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Supreme Judicial Court of Maine.

Vicky F. MORIN v. Michael V. LUNDRIGAN.

Decided: March 01, 2007

Panel:  SAUFLEY, C.J., and CLIFFORD, DANA, ALEXANDER, CALKINS, LEVY, and SILVER, JJ. Dana E. Prescott, Prescott Jamieson Nelson & Murphy, LLC, Saco, for plaintiff. James L. Audiffred, Saco, for defendant.

[¶ 1] Michael V. Lundrigan appeals from a divorce judgment entered in the District Court (Springvale, Janelle, J.), contending that the trial court erred by imputing to him an income of $30,000 a year.1  We vacate the divorce judgment.


[¶ 2] Canadian citizens Lundrigan and Vicky F. Morin met while attending the University of Prince Edward Island.   They married in April 1993, and shortly thereafter moved to Newfoundland where Morin was employed as a veterinarian and Lundrigan as a bartender and parole officer.   In 1998, the couple immigrated to Maine, where Morin was able to find work as a veterinarian.   Lundrigan, who had difficulty finding employment due to immigration restrictions, acted as the primary caregiver for the couple's four children, currently ranging in age from seven to thirteen.   Lundrigan found employment in 2002 as a used car salesman.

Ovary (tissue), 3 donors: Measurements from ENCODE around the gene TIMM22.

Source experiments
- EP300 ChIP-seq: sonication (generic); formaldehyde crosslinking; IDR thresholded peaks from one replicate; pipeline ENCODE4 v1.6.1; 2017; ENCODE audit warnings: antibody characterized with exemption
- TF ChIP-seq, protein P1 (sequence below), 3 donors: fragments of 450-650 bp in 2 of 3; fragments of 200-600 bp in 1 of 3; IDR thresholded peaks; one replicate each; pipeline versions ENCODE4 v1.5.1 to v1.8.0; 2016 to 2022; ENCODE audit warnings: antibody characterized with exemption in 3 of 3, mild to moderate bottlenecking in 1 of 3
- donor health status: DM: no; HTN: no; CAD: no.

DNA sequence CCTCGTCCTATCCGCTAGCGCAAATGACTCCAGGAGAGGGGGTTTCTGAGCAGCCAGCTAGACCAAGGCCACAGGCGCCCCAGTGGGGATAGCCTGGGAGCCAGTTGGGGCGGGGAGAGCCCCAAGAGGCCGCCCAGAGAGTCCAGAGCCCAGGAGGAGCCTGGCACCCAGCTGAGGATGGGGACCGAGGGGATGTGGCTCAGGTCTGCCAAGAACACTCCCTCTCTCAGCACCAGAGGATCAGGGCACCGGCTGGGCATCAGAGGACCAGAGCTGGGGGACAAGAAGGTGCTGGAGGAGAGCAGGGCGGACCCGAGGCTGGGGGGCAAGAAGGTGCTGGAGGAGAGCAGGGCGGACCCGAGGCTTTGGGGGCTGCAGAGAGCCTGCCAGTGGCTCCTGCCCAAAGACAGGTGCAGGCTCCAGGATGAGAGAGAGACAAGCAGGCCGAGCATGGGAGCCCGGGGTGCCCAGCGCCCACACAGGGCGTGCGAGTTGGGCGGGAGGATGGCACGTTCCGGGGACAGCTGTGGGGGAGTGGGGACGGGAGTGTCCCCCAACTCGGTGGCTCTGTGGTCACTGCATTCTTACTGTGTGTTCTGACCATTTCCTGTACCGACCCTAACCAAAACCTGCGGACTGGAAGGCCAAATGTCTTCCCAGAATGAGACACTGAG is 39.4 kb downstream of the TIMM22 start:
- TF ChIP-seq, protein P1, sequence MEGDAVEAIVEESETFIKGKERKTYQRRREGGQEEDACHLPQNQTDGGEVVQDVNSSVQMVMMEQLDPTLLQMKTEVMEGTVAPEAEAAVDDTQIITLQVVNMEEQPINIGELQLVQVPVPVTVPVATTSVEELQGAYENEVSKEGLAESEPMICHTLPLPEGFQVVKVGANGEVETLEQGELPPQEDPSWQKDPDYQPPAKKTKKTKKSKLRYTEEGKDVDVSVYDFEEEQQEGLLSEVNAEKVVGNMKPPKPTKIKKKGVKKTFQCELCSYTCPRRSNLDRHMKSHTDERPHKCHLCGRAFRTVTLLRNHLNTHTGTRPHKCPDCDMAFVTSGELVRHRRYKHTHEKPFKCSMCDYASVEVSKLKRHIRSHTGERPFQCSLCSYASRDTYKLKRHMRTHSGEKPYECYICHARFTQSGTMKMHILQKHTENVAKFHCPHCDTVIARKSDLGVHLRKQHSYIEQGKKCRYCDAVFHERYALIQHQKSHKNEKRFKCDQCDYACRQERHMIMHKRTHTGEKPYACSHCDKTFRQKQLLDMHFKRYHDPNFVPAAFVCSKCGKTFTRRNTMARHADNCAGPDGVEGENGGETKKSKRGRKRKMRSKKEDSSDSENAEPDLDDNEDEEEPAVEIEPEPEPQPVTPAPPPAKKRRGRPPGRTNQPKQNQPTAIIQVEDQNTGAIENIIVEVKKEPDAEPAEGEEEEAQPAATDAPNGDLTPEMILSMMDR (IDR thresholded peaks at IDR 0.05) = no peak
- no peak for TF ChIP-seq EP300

[¶ 3] Morin currently is employed as a veterinarian, where she works twenty-nine hours a week and earns $54,000 a year plus health benefits.   Lundrigan remains at his sales position, working approximately thirty hours a week, earning between $16,000 and $18,000 a year without health benefits.   He, however, enjoys significant flexibility in his work schedule that allows him to attend to the children.

[¶ 4] For slightly more than half the week, Morin and the children reside in the marital residence located in East Waterboro.   For the balance of the week, Lundrigan and the children reside in a house adjoining the used car lot, owned by and shared with his employer, for which Lundrigan pays $500 per month.

[¶ 5] Morin filed for divorce in 2005, and Lundrigan filed a counterclaim shortly thereafter.   The court granted a judgment of divorce, which was later amended in response to Lundrigan's motion for findings of fact and conclusions of law.

[¶ 6] Because he was a college graduate and was working only part-time, the court imputed an income of $30,000 a year to Lundrigan.   No additional income was imputed to Morin.   Lundrigan was ordered to pay to Morin child support of $85 a week retroactive to February 2005, and $132 a week prospectively.   The amended divorce judgment also awarded the parties shared parental rights and responsibilities based on their mediation agreement, whereby Lundrigan has physical custody of the children three nights a week and Morin four nights a week.2  This appeal followed.


A. Imputation of Income